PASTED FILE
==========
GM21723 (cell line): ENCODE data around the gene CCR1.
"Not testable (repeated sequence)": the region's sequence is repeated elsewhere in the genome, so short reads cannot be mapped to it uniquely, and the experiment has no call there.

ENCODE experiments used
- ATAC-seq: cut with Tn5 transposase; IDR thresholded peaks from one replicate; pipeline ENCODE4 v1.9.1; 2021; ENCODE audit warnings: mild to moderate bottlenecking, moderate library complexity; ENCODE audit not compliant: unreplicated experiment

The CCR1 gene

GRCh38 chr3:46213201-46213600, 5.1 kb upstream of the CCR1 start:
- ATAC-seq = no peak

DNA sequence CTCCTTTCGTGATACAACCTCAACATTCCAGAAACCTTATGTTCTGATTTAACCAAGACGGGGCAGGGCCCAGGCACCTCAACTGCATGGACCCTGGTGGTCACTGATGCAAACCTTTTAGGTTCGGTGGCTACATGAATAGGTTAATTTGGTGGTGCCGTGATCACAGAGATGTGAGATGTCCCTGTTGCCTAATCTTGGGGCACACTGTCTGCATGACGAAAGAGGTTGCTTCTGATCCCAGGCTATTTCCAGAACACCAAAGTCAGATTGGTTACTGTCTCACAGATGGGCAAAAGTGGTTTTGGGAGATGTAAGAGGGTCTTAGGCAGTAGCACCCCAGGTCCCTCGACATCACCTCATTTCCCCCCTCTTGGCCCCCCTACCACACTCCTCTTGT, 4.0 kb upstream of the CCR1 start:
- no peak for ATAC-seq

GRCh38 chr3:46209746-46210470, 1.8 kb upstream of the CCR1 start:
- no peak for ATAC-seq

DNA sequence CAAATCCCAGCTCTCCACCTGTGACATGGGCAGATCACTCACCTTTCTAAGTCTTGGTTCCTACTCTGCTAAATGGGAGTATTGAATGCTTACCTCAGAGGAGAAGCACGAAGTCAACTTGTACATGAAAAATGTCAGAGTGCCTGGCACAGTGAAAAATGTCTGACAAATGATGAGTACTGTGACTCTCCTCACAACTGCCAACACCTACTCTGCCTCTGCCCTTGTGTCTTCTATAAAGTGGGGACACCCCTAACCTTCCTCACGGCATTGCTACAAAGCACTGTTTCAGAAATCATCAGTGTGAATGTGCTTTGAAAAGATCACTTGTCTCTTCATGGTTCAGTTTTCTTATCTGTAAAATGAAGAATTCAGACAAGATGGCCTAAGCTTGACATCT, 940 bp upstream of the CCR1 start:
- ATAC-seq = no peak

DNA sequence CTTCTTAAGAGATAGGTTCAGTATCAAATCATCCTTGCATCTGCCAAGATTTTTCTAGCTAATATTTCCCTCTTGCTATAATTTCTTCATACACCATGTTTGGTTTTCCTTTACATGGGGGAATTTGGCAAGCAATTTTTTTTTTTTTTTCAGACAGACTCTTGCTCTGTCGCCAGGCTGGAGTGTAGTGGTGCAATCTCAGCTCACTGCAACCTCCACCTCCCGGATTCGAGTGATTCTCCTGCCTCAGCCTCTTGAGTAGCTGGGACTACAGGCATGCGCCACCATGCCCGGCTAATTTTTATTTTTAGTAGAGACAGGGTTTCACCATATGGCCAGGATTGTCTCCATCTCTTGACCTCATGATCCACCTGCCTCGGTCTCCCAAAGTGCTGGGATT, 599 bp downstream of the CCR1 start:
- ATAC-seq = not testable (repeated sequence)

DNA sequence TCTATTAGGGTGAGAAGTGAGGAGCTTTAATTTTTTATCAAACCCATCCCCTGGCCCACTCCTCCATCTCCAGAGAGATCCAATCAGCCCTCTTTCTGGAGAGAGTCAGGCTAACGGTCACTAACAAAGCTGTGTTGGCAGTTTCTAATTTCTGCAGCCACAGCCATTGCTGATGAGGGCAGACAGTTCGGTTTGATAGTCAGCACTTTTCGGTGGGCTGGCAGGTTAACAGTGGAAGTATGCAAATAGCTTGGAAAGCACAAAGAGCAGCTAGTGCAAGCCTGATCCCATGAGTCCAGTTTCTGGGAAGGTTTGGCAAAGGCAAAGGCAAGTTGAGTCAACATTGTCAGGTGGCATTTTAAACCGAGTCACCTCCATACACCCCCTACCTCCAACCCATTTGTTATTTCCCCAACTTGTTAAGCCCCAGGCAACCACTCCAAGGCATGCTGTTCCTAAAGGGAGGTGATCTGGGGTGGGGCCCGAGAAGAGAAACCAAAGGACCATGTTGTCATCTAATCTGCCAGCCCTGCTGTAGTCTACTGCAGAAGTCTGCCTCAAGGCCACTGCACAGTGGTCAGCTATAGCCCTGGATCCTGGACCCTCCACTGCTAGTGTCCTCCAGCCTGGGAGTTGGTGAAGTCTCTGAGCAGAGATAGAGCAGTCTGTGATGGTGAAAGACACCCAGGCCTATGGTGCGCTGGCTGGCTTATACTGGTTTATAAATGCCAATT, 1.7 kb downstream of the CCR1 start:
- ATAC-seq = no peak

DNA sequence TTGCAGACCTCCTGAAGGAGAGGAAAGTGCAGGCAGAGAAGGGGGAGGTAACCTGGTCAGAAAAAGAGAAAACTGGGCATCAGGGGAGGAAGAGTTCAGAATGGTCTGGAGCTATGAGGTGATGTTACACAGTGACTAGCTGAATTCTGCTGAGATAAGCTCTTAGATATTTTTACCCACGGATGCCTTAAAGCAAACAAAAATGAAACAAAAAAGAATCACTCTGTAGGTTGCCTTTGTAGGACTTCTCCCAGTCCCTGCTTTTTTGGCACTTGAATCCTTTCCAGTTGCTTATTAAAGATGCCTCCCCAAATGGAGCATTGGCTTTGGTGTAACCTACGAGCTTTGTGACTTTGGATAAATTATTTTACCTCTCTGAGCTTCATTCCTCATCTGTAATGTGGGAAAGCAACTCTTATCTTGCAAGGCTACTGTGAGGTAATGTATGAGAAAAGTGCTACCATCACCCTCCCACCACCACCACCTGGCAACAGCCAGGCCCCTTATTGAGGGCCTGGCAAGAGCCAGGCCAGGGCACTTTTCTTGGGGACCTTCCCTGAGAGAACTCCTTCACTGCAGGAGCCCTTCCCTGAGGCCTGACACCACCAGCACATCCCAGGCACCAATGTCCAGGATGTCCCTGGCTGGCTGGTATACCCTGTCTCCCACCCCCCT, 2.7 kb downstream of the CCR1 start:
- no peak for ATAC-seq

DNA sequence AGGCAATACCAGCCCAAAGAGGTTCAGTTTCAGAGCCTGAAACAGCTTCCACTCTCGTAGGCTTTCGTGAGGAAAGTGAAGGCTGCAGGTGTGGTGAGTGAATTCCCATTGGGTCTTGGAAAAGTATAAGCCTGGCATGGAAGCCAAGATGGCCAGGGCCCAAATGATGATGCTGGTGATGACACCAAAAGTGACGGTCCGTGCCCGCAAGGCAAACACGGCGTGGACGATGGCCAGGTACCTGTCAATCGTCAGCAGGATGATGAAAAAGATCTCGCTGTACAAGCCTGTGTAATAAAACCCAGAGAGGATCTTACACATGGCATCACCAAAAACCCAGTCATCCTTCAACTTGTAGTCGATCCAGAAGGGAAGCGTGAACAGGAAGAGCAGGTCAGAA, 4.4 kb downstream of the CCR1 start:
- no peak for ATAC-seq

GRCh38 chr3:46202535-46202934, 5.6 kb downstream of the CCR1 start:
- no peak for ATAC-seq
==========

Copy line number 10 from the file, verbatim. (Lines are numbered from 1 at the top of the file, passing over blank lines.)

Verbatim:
GRCh38 chr3:46209746-46210470, 1.8 kb upstream of the CCR1 start: